If this Library is not showing then click on the drop down menu and select Built in basic.

Click on the 'One' template and drag and drop on the page.

Drag your Photo in and add your text bubbles, headings and narrative text.
Add more pages with either 'One' template or with a template that has 2 or 3 spaces on it.
Once you have completed all your pages and saved them, then export them as individual jpegs. Go to File - Export - Export to Images.
The individual pages will be exported as separate jpegs.
These can now be imported into Photo Story, MovieMaker, Keynote or PowerPoint. Add music and you have a comic slideshow.

Tuesday, 18 November 2008

Kidspiration, Word and Projectors

No Interactive Whiteboard or Internet access, what could she do?

I was in a class yesterday where the teacher was really keen to use her laptop and the school projector in her classroom teaching. I showed her how to set it up and we decided where was the best place to put it. Of course the projector is not suspended from the has to sit on a table, but we could work with that. And we had to use extension cords, so duct tape was used and new rule in the class imposed "Walk around the table rather then through the gaps!"
Next was the discussion of how to use this as a learning tool.

First of all we looked at the Kidspiration math activities that are available on the school server. These types of activities can be used as a teaching tool. Because we were projecting onto the whiteboard the children could go up and write the answers with whiteboard markers (which they love doing)and the teacher could also get children to come up and type in the answer.

And of course Kidspiration is a great authoring tool, very simple to create your own activities and if you are still using Version 1 or 2 then you must upgrade to Version 3 as it has a folder dedicated to great math activities that you can adjust to suit your class and a new view which gives you maths tools to create activities with.

So using the laptop and the projector for maths was easy... What about writing?

We talked about how she models her writing on the whiteboard in the class so I suggested that she use 'Microsoft Word' and the font Comic Sans with a large font size so that all children can see it.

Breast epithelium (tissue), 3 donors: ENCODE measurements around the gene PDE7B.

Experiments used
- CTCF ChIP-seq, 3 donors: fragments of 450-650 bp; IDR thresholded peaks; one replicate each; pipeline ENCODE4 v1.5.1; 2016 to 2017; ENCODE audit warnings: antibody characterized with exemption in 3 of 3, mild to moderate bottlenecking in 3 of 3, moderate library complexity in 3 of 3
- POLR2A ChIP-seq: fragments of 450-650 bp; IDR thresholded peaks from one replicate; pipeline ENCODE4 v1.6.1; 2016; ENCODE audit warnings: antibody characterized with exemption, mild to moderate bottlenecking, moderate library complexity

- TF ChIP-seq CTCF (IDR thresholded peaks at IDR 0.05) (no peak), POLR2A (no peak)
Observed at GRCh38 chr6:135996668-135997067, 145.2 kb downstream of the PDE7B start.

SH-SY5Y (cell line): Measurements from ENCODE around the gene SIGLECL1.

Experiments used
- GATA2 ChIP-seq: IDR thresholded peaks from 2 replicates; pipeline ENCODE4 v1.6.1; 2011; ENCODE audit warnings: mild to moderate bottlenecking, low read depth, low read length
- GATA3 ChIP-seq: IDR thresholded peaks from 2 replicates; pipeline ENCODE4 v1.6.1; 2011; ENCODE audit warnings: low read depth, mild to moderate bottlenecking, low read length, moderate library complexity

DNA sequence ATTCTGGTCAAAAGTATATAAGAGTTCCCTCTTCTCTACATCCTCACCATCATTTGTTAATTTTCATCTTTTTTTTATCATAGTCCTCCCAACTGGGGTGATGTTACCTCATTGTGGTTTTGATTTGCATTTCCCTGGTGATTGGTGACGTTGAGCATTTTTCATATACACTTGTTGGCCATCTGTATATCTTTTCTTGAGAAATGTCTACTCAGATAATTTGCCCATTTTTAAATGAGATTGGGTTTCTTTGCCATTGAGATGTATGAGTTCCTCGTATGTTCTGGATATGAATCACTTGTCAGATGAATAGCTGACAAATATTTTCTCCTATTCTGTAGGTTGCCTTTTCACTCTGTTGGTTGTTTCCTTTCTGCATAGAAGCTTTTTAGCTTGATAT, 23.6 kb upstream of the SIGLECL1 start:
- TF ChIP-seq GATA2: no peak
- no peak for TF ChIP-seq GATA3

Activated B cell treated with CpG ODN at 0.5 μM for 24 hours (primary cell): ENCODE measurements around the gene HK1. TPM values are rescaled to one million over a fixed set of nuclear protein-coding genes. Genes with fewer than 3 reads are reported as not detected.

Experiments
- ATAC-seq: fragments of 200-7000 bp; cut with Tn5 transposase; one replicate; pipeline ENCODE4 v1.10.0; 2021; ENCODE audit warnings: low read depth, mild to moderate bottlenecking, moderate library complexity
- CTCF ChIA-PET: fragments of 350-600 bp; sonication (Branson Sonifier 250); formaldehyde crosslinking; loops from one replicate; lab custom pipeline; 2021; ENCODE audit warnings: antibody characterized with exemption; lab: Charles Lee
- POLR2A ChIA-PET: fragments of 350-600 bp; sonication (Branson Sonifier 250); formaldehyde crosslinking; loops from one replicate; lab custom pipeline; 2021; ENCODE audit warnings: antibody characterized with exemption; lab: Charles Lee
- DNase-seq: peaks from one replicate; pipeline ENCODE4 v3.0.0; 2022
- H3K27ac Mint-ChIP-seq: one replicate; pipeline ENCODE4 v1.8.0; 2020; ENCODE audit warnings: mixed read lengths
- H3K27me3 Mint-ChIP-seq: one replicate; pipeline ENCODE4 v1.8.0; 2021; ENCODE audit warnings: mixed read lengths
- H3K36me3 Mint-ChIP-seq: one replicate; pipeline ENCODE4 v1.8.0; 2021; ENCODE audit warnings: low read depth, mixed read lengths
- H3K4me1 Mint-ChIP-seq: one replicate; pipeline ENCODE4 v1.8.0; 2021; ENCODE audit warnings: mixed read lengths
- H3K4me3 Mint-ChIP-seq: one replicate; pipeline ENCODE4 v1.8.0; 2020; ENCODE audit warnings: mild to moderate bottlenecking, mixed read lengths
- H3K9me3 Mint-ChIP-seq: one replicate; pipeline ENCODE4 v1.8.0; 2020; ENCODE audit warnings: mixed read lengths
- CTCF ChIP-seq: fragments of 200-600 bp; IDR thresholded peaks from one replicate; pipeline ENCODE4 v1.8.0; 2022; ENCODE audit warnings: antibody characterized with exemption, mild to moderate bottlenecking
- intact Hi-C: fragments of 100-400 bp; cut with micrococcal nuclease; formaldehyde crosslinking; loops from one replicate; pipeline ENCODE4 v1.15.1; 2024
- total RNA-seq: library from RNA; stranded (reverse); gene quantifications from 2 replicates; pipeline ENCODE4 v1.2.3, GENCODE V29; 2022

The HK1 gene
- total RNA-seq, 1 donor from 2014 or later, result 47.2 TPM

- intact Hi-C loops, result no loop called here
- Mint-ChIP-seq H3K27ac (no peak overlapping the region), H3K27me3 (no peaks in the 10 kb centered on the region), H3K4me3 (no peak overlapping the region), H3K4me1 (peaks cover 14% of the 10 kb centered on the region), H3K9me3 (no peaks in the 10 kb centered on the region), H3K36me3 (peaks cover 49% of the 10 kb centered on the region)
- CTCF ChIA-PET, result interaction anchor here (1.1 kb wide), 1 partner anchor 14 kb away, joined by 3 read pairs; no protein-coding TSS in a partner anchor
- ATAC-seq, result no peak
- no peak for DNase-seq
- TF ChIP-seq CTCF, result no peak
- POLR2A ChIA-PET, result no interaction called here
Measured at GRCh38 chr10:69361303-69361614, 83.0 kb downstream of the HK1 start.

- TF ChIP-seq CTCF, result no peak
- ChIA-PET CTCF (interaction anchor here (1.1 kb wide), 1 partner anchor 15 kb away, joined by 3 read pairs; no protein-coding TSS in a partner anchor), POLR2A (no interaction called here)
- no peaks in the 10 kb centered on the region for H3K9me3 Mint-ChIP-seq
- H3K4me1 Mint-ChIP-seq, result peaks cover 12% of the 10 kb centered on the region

It is a good idea while you are modeling the writing to turn off the capitilisation, (2007 go to Menu Button and select Word Options, click on Proofing, click on AutoCorrect Options, deselect Capitalise first letters of sentences, click OK) (2003, go to Tools, click on AutoCorrect Options, deselect Capitalise first letters of sentences, click OK)
Students can make corrections using white board markers. This is also a good opportunity to teach keyboarding editing skills, as you do the editing say what you are doing "I need to fix up a spelling mistake so I am going to take my mouse and click at the end of the word scool and I am pressing the Backspace key, now I am typing in the correct word". This is a common editing mistake I see children doing, instead of going and clicking on the word to correct it they will backspace a whole sentence , therefore wasting time as they have to type the sentence again. And of course this is great time to remind children what fingers they should be using, such as "What finger do I use to make a full stop?" Have a couple of old keyboards available so that children can pass them around and practice making the full stop with the ring finger on their right hand.
So even without Internet access there is still a lot of ways you can use a projector and a laptop!

Friday, 14 November 2008

The Magic Line: Keyboarding Tip

Teachers of younger children often ask me how can small children learn how to type. I believe it is never too early to start keyboarding with children. Of course they can’t reach all of the letters because of their handspan and I certainly don’t expect them to be touch typing by six years old, but there are early strategies that can be put in place. Number one is getting children to use 2 hands on the keyboard. This is where the magic line comes in. I fold small pieces of paper and stick them between the T and Y, G and H, and the B and N. I call it the magic line and that means that the right hand never crosses over the magic line to the left hand side of the keyboard and vice versa. This also works well with older students who are still hunting and pecking.

Monday, 10 November 2008

Friday, 7 November 2008

The 'What if?' key

This must be one of the most versatile 'Thinkers' key. This question can be asked in any topic or curriculum area

What if we changed the operation from + to x?

What if we added an oval shape to our angular tessellation?

What if statements challenging or offering a different path to the way the story went

Argument Writing:
After writing the supporting points and examples, challenge these statements with What if questions.

Topic Studies:
The What if Thinker key should be used extensively in Topic Studies as it leads the learner into challenging situations.

Wednesday, 5 November 2008

Recount Writing